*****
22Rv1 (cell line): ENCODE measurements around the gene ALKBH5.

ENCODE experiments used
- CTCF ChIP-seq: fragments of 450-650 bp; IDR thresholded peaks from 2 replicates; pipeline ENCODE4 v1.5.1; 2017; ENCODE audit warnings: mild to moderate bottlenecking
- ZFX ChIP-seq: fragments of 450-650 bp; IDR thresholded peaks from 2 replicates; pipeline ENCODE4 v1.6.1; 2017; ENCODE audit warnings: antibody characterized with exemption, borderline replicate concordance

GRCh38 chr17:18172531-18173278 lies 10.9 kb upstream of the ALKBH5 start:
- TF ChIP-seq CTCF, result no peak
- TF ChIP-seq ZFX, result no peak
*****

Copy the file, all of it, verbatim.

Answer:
22Rv1 (cell line): ENCODE measurements around the gene ALKBH5.

ENCODE experiments used
- CTCF ChIP-seq: fragments of 450-650 bp; IDR thresholded peaks from 2 replicates; pipeline ENCODE4 v1.5.1; 2017; ENCODE audit warnings: mild to moderate bottlenecking
- ZFX ChIP-seq: fragments of 450-650 bp; IDR thresholded peaks from 2 replicates; pipeline ENCODE4 v1.6.1; 2017; ENCODE audit warnings: antibody characterized with exemption, borderline replicate concordance

GRCh38 chr17:18172531-18173278 lies 10.9 kb upstream of the ALKBH5 start:
- TF ChIP-seq CTCF, result no peak
- TF ChIP-seq ZFX, result no peak